If there is a word to describe the press box during Bandits games it is “spacious.”
In fact, you could call it downright barren when it comes to actual media presence. Take away Bandits officials, public relations staff, and stat keepers and you have barely a handful of people munching on popcorn and ice cream sandwiches. You can hardly call the postgame press conferences a “media scrum,” and that includes a writer for team news releases.
So where is everyone?
Well, you can’t claim that they aren’t invited. At the media desk mixed in with my single game request are a handful of media passes for all the local television stations and their cameramen. Game after game they sit unused, and only when the postseason rolls around do they even consider stopping by to make use of them.
I suppose there are quite a few reasons for the lack of coverage, starting with the fact that the big organizations don’t feel it is necessary to be there. Lacrosse rarely makes it into the sports packages on television, and the scores are mere footnotes on local sports radio.
The perception there is that these games just aren’t in demand from their audiences, despite the popularity the team currently enjoys. The people in the stands don’t need to see it on the news, and my guess is that most assume there aren’t many other people who want to see it.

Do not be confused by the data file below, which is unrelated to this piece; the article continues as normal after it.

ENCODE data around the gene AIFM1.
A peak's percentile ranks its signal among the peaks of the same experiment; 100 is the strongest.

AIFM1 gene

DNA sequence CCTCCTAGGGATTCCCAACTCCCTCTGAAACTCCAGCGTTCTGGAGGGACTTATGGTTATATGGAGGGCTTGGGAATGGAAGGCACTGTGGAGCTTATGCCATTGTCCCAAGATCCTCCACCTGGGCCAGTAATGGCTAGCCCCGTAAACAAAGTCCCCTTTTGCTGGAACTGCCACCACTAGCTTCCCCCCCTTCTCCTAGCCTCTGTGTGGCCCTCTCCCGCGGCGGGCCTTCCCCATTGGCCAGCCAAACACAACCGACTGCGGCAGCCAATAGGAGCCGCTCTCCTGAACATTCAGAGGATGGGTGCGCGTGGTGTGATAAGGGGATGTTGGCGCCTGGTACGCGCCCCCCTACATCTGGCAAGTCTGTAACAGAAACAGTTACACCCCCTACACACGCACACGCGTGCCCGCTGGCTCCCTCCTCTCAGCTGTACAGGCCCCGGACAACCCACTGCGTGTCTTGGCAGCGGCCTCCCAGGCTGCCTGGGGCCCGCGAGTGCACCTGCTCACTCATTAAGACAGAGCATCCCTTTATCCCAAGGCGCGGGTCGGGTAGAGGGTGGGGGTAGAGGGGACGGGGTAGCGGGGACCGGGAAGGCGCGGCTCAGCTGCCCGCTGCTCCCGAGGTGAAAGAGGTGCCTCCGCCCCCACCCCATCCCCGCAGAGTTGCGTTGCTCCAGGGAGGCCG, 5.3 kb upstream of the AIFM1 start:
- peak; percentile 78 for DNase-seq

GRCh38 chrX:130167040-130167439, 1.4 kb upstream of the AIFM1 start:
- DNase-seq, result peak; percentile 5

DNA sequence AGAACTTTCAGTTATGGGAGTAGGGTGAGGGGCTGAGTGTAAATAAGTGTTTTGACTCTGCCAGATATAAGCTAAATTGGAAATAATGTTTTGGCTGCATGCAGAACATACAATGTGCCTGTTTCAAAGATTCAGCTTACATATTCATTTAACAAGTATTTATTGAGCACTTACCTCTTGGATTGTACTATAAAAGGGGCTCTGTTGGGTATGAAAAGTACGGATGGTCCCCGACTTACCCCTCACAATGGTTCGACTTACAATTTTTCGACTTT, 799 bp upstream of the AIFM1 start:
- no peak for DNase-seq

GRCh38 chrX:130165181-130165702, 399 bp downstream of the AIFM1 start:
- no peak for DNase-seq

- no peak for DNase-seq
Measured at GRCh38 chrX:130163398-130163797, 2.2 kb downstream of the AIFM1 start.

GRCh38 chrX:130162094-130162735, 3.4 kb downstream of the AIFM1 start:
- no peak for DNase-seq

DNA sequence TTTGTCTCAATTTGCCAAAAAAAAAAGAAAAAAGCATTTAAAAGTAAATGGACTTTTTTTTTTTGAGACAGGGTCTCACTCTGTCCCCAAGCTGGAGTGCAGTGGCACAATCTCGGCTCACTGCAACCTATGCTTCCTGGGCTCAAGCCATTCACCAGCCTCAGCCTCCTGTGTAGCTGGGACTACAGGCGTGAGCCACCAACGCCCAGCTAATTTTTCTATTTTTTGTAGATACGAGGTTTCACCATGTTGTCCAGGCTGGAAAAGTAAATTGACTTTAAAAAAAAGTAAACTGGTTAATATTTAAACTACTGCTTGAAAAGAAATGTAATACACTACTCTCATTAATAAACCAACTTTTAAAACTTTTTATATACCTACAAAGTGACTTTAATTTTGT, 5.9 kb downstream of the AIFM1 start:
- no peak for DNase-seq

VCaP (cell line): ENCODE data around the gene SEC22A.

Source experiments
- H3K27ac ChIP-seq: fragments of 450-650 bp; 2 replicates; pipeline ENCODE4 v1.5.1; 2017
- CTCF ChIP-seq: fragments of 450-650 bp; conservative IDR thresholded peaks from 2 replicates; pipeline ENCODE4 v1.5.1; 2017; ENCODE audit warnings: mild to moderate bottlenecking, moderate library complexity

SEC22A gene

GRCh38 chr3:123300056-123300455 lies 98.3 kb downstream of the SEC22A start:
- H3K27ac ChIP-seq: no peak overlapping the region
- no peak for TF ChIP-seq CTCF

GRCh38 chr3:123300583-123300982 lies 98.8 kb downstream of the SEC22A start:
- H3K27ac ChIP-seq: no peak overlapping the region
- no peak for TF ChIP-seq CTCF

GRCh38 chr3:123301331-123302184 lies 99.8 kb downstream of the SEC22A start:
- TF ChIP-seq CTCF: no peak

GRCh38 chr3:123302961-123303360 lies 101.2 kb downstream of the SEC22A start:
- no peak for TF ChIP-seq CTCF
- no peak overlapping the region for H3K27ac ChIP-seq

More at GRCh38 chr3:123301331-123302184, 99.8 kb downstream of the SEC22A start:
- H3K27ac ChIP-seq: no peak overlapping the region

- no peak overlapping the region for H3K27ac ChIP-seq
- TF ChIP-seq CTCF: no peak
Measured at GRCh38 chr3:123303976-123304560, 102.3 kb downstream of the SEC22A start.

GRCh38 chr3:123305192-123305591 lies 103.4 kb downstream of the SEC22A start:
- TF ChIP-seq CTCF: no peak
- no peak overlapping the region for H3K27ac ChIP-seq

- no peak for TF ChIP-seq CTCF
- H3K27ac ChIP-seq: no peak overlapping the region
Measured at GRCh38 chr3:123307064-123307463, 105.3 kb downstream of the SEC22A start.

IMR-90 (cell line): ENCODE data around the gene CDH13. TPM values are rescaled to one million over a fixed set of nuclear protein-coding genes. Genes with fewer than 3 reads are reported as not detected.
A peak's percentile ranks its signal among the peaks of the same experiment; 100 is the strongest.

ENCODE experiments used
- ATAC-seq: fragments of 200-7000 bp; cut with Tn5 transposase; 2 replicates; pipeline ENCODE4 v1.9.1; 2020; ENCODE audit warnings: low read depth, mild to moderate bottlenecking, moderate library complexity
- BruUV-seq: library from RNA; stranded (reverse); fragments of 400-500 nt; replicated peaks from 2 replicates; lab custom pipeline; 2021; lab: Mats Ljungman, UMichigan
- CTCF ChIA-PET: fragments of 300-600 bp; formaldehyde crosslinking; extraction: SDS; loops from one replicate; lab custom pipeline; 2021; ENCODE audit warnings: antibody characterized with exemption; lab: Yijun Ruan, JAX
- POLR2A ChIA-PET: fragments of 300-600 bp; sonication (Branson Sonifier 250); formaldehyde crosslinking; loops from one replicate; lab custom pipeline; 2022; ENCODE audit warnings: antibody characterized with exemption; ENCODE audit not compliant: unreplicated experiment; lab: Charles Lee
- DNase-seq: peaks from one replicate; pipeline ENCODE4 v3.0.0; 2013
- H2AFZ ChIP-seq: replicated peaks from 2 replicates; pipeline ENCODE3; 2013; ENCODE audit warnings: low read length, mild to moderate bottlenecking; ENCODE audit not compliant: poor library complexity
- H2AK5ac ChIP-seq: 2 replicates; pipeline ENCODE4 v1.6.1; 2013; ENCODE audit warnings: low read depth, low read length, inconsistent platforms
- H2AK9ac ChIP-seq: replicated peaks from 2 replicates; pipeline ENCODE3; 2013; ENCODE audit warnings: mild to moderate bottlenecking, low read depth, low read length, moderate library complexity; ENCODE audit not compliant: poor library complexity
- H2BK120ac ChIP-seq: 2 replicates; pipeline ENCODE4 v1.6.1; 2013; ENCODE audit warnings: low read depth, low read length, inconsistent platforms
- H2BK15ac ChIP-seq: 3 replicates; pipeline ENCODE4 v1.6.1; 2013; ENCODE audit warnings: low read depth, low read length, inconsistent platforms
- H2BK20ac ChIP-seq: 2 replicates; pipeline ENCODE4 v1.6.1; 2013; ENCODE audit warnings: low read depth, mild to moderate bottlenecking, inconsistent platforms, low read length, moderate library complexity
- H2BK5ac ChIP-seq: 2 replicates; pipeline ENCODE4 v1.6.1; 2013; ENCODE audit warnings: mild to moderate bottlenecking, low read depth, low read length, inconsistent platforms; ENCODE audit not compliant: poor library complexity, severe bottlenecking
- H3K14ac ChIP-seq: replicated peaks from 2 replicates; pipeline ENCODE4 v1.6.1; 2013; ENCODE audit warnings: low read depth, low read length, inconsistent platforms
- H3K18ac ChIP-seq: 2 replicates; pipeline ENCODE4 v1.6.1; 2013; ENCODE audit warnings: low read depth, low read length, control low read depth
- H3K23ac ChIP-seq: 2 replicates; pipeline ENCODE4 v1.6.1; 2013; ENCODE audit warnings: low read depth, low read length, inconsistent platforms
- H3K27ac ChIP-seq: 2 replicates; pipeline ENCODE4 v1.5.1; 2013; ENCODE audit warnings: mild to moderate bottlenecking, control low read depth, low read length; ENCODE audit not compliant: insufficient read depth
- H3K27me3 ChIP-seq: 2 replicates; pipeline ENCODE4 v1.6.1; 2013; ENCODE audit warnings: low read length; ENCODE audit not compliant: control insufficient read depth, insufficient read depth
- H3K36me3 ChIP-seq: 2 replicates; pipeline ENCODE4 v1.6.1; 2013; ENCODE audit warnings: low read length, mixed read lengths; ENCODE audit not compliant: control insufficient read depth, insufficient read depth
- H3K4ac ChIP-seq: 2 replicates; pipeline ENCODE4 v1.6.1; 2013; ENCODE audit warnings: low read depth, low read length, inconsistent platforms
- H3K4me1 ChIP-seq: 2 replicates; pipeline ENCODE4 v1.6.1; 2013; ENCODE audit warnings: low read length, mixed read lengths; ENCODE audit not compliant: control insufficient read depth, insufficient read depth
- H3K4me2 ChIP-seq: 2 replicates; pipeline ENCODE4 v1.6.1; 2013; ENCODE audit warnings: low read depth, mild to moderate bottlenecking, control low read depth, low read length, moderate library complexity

The Buffalo News always has a writer at home games, but that’s about it when it comes to mainstream coverage. No one goes on the road to follow the team, but at least a story gets in the paper the next day. The only other consistent presence is Artvoice, a Native American newspaper, and me. Occasionally there is a writer or two with an away team, but that’s very, very rare.
Another big reason for the lack of coverage: money. As things get tighter we get down to bare essentials as far as media coverage, and the NLL isn’t seen as essential by many. Does a television station or local paper pay a writer to produce a story, or do they throw together a summary and label it “Staff Reports” for free? Even if you are going to show highlights, do you really need to be there to call them?
The sad thing is that this causes quite a few people to miss out on a surprisingly strong product. The mainstream media can call attention to indoor lacrosse and increase interest even more; and for a “minor” sport the league sure does put on a show. It doesn’t hurt that the Bandits are a very good team, and for the cost of a ticket it seems the Bandits really do give fans their money’s worth.
Still, from a media standpoint the stories are there. The team has advertised their product and players as true “Weekend Warriors,” and that’s really what they are. Many of the players are local or just across the border, and almost all of them carry their own jobs during the week. The game stories are there to tell, but the human interest pieces are ripe, too.
What seems to be missing is the desire to cover it, and there’s not a whole lot the players can do about it. The question is how do fans make it known that they want these stories, and at what point does the media begin to listen? Do they really have an obligation to cover anything at all?